PARIS — The skills related to perfume in the Pays de Grasse region of France — considered the birthplace of modern perfumery — has been inscribed in UNESCO’s Representative List of the Intangible Cultural Heritage of Humanity.
Specifically, UNESCO has recognized the area’s cultivation of perfume plants, knowledge and processing of natural raw materials, and art of perfume composition. The communities and groups involved in fragrance making there are grouped under the L’Association Patrimoine Vivant du Pays de Grasse, or Living Heritage Association of the Region of Grasse.
Fragrance-makers such as Robertet, Fragonard and Parfumerie Galimard; Molinard’s factory, and Louis Vuitton and Dior’s fragrance workshop site, called Les Fontaines Parfumées, are based in the city of Grasse, which is surrounded by fields of fragrance flowers culled for the art of perfume making. Chanel’s lavender fields are among them.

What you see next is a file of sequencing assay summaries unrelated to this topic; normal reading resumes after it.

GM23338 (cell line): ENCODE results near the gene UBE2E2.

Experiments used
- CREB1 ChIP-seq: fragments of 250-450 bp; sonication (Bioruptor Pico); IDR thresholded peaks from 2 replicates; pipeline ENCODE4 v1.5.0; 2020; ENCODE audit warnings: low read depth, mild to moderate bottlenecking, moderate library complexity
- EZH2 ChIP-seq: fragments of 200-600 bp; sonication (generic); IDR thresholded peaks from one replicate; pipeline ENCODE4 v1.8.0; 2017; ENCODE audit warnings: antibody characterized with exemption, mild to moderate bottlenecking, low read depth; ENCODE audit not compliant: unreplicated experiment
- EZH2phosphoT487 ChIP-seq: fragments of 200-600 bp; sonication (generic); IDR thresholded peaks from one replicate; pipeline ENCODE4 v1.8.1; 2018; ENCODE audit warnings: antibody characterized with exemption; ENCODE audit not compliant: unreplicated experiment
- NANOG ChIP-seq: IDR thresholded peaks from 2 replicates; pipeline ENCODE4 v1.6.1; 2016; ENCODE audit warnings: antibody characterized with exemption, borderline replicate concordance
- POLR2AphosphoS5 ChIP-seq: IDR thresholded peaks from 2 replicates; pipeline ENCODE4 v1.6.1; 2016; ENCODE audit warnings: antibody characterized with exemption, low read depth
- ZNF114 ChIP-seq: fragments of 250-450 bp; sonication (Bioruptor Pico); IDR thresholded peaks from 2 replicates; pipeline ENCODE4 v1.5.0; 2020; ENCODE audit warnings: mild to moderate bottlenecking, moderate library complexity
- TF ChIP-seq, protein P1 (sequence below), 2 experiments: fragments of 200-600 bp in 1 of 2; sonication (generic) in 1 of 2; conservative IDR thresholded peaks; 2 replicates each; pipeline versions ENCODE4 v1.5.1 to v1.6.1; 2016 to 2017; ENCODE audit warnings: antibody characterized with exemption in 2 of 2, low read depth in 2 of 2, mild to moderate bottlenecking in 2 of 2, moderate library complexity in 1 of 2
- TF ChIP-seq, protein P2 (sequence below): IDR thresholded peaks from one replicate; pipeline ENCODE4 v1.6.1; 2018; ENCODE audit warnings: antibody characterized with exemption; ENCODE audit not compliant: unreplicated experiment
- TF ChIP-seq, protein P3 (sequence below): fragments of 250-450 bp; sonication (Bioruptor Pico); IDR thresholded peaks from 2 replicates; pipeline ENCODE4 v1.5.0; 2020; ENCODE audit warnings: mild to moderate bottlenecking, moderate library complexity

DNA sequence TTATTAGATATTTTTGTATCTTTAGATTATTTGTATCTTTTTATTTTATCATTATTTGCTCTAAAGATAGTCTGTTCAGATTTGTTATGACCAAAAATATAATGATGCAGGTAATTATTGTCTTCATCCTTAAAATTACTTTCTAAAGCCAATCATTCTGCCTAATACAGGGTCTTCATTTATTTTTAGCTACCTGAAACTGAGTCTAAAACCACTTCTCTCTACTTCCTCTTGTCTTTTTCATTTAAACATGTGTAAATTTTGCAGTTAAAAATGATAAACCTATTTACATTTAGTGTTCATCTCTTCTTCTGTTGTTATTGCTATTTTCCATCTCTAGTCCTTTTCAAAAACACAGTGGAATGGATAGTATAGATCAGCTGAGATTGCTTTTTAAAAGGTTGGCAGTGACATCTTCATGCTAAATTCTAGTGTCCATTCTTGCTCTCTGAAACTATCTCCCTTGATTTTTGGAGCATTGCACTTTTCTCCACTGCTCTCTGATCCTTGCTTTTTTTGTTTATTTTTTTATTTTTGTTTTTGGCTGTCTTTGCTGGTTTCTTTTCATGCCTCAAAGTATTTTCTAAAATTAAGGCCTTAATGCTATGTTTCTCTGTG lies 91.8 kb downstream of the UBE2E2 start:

The practice of growing and processing plants for perfumes and blending them has been rooted in Grasse since at least the 16th century.
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“Perfume plant cultivation involves a wide range of skills and knowledge, for instance pertaining to nature, soil, weather, biology, plant physiology and horticultural practices, as well as specific techniques, such as extraction and hydraulic distillation methods,” UNESCO said in a statement.
“The inhabitants of Grasse have made these techniques their own and helped improve them,” it continued. “In addition to technical skills, the art also calls for imagination, memory and creativity. Perfume forges social bonds and provides an important source of seasonal labor.”
Other elements recently to be inscribed in the list include Egypt’s hand puppetry, Pakistan’s suri jagek sun observance practice and Azerbaijan’s yalli traditional group dances.